Following two air crashes in Ethiopia and Indonesia, in which about 350 people lost their lives, Norway’s leading airline previously decided to keep its fleet of Boeing 737 MAX grounded and is taking emergency actions to minimise the cost.
The low-cost Norwegian airline has postponed the potential sale of six Boeing 737-800 aircraft, which were grounded following the crash involving aircraft of the same model in Ethopia earlier this month, the company said in a statement.
At the same time, Norwegian prepares a so-called “wet lease”, in which aircraft are provided with complete crew, maintenance, and insurance, to remedy its traffic needs.
Also, Norwegian will continue to redeploy aircraft in its own fleet to keep the number of cancellations as low as possible and plug the capacity gap. Passengers affected by the ban will be moved to new flights, but are not entitled to standard EU compensation, the company said.
Norwegian’s fleet mostly consists of Boeing aircraft. The airline also has about 110 Boeing 737-800 aircraft, which are not affected by the temporary ban, and intends to use the available capacity of the Boeing 787 Dreamliner fleet.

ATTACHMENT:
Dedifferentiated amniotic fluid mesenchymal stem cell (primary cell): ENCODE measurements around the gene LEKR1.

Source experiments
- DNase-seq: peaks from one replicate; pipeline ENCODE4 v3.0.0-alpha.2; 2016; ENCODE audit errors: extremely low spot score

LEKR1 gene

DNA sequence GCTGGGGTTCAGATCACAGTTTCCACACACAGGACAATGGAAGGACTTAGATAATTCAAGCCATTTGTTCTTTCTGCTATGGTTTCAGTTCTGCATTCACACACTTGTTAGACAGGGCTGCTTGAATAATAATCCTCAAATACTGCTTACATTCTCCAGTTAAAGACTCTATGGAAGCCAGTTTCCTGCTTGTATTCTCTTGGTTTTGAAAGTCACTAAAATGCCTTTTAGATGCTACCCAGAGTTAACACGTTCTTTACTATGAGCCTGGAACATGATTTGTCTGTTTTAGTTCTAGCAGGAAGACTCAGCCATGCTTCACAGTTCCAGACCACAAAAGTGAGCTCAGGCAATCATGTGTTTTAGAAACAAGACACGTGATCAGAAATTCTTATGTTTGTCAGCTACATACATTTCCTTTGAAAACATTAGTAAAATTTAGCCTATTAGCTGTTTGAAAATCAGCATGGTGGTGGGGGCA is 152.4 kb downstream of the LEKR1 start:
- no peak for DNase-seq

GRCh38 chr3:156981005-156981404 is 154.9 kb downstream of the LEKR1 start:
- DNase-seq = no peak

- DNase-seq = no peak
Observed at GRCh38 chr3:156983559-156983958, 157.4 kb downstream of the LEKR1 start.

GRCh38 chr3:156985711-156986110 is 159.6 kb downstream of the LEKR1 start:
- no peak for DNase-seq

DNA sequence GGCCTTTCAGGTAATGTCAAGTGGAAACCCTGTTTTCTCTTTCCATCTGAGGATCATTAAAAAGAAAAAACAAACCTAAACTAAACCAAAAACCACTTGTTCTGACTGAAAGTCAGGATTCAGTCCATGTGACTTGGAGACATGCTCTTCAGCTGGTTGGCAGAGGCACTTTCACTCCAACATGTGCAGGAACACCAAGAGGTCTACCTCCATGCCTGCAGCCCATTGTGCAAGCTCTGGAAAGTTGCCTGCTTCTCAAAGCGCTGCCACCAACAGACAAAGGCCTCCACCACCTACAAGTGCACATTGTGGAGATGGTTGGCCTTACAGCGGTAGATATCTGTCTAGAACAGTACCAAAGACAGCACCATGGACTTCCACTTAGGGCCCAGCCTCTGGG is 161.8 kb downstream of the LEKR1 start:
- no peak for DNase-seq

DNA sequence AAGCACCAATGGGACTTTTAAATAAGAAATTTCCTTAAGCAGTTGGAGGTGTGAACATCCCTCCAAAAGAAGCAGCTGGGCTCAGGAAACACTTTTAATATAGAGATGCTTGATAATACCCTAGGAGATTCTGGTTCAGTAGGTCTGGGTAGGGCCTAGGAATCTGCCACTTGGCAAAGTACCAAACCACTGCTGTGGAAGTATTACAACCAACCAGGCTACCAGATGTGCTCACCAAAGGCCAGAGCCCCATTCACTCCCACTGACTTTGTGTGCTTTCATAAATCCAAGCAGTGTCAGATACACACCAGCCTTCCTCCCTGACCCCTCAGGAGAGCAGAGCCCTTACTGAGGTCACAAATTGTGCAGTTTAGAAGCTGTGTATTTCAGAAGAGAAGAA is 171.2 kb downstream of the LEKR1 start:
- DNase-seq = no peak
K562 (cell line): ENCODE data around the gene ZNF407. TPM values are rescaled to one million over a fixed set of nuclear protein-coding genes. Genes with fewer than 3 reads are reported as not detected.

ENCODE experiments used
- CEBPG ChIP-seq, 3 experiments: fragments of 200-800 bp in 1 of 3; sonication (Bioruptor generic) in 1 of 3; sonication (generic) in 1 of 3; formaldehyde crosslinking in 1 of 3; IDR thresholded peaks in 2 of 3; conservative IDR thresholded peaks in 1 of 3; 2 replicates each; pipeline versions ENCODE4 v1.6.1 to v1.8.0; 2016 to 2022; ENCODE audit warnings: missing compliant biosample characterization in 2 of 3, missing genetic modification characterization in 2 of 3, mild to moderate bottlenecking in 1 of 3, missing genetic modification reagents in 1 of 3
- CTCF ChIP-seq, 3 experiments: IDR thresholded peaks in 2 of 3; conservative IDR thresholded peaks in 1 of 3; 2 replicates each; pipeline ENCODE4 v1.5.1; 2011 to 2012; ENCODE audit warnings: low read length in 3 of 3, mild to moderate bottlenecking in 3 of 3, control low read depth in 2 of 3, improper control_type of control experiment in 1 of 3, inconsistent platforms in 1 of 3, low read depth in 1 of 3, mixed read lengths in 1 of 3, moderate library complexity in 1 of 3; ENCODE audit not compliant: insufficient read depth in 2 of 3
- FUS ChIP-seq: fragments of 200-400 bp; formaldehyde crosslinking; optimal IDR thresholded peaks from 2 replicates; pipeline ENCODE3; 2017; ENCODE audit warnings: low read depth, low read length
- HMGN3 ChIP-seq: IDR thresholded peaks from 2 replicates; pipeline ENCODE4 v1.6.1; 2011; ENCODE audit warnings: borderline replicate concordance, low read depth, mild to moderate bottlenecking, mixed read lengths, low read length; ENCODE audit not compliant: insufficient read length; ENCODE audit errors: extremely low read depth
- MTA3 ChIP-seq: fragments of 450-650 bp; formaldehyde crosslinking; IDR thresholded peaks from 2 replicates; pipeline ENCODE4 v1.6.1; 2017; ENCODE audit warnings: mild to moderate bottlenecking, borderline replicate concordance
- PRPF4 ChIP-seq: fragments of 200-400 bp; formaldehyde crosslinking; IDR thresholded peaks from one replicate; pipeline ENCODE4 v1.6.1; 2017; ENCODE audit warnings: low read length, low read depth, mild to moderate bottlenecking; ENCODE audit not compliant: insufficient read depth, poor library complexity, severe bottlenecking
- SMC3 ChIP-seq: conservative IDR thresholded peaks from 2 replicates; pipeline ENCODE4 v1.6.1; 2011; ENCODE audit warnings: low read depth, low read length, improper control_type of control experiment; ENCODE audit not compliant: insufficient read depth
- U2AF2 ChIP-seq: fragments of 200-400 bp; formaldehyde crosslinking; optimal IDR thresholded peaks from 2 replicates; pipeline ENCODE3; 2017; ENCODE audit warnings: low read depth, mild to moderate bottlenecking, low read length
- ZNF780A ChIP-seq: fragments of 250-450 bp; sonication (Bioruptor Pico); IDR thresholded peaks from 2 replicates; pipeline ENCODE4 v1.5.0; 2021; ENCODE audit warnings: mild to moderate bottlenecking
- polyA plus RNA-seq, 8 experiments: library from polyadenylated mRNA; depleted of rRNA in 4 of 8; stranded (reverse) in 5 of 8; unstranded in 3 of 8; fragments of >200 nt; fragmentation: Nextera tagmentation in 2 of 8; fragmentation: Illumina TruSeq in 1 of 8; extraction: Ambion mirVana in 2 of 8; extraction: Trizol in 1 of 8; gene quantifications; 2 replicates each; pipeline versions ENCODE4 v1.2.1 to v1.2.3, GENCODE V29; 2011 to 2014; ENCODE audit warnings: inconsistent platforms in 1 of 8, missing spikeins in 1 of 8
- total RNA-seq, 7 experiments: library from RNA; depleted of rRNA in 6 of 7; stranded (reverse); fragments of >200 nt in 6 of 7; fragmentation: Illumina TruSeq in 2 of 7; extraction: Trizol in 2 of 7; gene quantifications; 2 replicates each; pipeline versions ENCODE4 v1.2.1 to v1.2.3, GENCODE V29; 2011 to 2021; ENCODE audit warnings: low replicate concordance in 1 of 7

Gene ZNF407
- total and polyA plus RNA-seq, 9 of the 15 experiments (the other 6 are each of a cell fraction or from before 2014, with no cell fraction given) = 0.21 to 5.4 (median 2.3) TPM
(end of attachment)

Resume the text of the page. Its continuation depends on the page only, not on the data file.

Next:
It has been estimated that if Norwegian were to replace all of its Boeing 737 MAX aircraft, this would mean a monthly bill of NOK 38.5 million ($4.5 million), just in rent. The Norwegian company pledged to demand compensation from Boeing for the additional costs incurred.
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Earlier this month, a crash involving a Boeing 737 MAX 8 with 157 people on board operated by Ethiopian Airlines prompted a string of bans of the model by airlines and regulators across the world. About two-thirds of the 371 MAX jets operating across the world were suspended. Boeing, in contrast, stated the company had “full confidence” in the model.
Despite the fact that only 18 of Norwegian’s 163-strong fleet are 737 MAX, the grounding of the aircraft was estimated be costing the company NOK 15 million ($1.7 million) a day. All the worse, it comes at a time of major challenges for Norway’s leading airline, the Nettavisen newspaper reported.
Meanwhile, a three-month grounding of all 737 MAX planes could cost Boeing up to $5 billion, according to estimates from Wall Street firms Melius Research and Jefferies.
Norwegian is the largest airline in Scandinavia, and is Europe’s largest low-cost carrier behind only Easy Jet and Ryanair, as well as ninth-largest in the world.